NMC chief executive and registrar Jackie Smith said: “We know that there is still more we need to do.

“However, it recognises the progress we have made and confirms the commitment we made to improving performance.”

Jackie Smith

Jackie Smith

At its latest council meeting, held last Wednesday, NMC confirmed plans to consult nurses over proposals to increase registration fees from £100 to £120, which it says is needed to prop up its struggling financial position.

The consultation will run from May to July, with the NMC council considering the outcome in October. If agreed, the NMC would then seek to introduce the fee rise from February 2015.

The decision prompted anger from unions and registrants, with Unison head of nursing Gail Adams describing it as “disproportionate and adding insult to injury” on top of the government’s attempts to restrict pay


Readers' comments (20)

  • tinkerbell

    We know that there is still more we need to do”

    Jackie Smith

    Probably the only thing we can all agree on!

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  • The standard of fair investigatory practice is not only to look for evidence of wrong doing but also balanced investigation of non wrong doing. The NMC screening process of fitness to practice cases needs to improve and in some cases employers do a little more in house by using its own internal procedures after which due notice is given to the NMC with respect to public protection as this is the primary purpose of the NMC for which most of the registration fees goes towards.

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  • I'd be interested to know how the NMC compares with the GMC in terms of its handling of the Midstaffs complaints (initially there were 41 complaints about doctors reported and 29 nurses)

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  • So we pay more to prop up a service which isnt fit for purpose- if it was a ward we would close it.

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  • With all respect and from an outsider point of view (i´m foreing) a guilty culture isn´t going to improve the public health system. We don´t need guilty people, we need solutions . I don´t mean a nurse is not responsible for her acts as every citizen .The main conclusion i get of all this is tha obedience culture is over.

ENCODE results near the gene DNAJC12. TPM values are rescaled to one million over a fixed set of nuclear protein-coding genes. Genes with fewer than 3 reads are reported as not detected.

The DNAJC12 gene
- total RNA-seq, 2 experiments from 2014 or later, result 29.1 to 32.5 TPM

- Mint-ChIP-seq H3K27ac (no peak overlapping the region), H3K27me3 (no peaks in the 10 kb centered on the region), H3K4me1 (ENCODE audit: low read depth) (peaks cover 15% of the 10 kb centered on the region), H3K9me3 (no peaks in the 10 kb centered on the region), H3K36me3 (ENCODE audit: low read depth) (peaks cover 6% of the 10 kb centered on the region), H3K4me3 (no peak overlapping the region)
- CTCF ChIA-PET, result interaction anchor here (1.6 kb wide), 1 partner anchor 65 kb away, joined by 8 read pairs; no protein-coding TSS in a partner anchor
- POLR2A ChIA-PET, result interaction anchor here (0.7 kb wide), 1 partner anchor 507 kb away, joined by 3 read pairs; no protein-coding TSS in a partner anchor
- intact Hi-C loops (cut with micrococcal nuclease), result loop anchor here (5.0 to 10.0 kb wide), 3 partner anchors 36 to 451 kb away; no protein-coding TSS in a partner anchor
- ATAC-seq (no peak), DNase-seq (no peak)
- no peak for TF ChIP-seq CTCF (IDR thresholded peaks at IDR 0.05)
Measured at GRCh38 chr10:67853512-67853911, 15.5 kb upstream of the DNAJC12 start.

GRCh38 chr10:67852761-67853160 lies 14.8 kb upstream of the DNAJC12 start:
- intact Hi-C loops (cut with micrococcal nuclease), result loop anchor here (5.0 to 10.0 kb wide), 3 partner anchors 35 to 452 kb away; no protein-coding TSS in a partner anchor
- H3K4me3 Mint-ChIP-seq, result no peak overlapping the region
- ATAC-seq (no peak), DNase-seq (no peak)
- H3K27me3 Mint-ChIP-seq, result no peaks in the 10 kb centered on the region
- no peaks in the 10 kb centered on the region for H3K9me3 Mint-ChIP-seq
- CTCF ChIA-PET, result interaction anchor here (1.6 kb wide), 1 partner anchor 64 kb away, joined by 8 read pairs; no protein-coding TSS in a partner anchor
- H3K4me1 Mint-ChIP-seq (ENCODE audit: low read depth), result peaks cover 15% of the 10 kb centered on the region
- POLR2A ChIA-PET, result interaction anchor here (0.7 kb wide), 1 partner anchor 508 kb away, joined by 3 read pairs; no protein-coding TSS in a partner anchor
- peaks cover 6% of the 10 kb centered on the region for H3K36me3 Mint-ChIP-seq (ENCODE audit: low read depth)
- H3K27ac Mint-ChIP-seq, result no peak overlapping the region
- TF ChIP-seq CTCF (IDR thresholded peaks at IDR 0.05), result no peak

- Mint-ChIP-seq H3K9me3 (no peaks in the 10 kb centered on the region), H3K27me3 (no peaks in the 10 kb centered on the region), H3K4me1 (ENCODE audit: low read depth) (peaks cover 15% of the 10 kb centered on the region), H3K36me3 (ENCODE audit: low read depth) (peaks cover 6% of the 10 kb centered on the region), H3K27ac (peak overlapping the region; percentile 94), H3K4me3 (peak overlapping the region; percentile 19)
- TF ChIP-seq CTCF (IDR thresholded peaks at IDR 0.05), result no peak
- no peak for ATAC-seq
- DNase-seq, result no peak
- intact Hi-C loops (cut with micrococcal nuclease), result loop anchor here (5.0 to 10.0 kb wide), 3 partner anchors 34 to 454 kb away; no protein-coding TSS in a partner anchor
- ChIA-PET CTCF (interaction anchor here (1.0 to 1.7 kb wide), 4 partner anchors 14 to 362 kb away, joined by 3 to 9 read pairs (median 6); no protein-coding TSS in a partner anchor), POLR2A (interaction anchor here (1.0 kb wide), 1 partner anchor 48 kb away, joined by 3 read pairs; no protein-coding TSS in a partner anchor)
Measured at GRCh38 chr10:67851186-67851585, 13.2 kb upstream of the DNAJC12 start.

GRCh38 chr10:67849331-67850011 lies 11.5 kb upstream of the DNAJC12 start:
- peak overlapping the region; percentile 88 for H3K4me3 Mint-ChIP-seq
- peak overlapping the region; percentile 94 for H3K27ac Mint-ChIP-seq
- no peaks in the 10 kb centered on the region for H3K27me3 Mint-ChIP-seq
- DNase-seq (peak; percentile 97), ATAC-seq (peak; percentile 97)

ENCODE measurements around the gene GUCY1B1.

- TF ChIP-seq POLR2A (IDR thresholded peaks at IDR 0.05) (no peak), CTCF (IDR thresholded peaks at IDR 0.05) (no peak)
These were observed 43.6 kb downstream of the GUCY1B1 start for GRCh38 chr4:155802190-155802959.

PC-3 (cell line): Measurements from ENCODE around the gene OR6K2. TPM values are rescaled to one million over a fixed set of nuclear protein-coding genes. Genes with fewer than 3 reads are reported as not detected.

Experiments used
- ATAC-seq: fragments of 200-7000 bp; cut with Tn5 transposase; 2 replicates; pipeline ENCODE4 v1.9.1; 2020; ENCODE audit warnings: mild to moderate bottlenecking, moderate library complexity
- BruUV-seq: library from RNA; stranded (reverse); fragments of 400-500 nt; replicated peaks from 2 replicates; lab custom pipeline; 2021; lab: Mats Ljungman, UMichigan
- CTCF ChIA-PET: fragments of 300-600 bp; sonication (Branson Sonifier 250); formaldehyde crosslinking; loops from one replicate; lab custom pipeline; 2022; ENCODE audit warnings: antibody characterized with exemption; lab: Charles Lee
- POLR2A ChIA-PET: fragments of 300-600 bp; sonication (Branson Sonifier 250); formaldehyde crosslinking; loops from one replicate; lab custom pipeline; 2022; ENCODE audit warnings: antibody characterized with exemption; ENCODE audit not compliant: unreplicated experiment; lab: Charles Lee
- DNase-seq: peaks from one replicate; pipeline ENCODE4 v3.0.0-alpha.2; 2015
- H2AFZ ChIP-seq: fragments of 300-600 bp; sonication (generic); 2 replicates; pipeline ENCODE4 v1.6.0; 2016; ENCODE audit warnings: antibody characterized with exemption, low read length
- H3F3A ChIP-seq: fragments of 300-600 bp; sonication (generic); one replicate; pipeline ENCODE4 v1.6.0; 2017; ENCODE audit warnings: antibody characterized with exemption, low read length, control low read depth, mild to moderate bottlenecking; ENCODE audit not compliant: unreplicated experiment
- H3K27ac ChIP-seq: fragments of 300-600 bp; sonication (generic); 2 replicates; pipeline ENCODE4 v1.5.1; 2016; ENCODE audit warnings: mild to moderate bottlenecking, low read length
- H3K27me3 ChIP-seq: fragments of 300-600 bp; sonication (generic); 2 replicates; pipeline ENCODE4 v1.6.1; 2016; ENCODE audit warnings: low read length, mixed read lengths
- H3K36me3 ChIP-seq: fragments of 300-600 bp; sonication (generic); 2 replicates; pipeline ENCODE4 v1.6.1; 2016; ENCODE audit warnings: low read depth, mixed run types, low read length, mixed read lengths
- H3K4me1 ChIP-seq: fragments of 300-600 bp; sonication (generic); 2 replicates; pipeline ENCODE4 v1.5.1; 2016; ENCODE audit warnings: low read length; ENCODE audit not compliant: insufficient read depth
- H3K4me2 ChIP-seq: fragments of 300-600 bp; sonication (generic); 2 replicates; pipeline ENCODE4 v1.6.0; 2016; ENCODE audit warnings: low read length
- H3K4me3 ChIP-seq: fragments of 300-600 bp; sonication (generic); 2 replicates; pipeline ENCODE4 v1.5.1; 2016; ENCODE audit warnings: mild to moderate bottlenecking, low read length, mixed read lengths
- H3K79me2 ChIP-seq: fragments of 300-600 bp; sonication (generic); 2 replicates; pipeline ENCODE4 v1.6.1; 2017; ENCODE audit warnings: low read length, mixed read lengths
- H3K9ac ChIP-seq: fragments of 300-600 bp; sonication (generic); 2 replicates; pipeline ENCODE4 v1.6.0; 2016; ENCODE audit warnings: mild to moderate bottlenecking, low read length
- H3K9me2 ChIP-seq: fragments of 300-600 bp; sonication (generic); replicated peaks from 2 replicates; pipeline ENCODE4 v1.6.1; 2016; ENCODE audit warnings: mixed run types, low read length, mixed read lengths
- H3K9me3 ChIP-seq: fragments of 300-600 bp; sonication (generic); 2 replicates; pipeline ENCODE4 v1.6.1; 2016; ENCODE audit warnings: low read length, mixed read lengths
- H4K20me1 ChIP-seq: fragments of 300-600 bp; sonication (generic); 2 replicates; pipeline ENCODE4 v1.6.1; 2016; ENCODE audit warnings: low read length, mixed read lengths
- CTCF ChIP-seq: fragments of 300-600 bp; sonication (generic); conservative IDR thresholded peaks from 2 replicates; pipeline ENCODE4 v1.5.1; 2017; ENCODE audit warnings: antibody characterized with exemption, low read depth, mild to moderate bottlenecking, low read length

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  • rocio aguilar | 1-Apr-2014 1:22 pm

    this is Britain you are talking about where their ideas on everything are rather unique!

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  • you are not so unique, belive me ;-)

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  • Anonymous | 1-Apr-2014 3:14 pm

    rocio aguilar | 1-Apr-2014 1:22 pm

    eccentric then!

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  • The NMC pays very large sums of money for a tribunal type system using barristers and solicitors for each of the many cases it deals with both interim and substantive. For an arguably minor case instigated by malevolent managers or for whatever reason a nurse can find themselves on very restrictive practice orders for eighteen before her case even comes before a substantive hearing whilst the NMC typically uses a externally contracted lawyer to return to her employment file with the apparent purpose of writing a prosecutors case and using any information that might be available including the views of anyone that managers might point them towards. The nurse must then defend herself via her trade union or professional body. The effect of all this is to severely curtail her career for the immediate future whilst remaining under uncomfortably close scrutiny which could become permanent at the whim of the regulator who functions on the principle of probability balance as determined by itself. The result is the possibility of injustices occurring as demonstrated in similar circumstances by Dr Helen Bright's Doctors for Justice organisation.

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  • wouldn't it be simpler and cheaper if employers dealt with staffing issues and any criminal cases went through the normal judiciary system, with perhaps a special branch dedicated to healthcare workers or to the NHS? Surely this is what happens in other countries. It seems far too many layers and nobody knowing what anybody else is doing is the problem.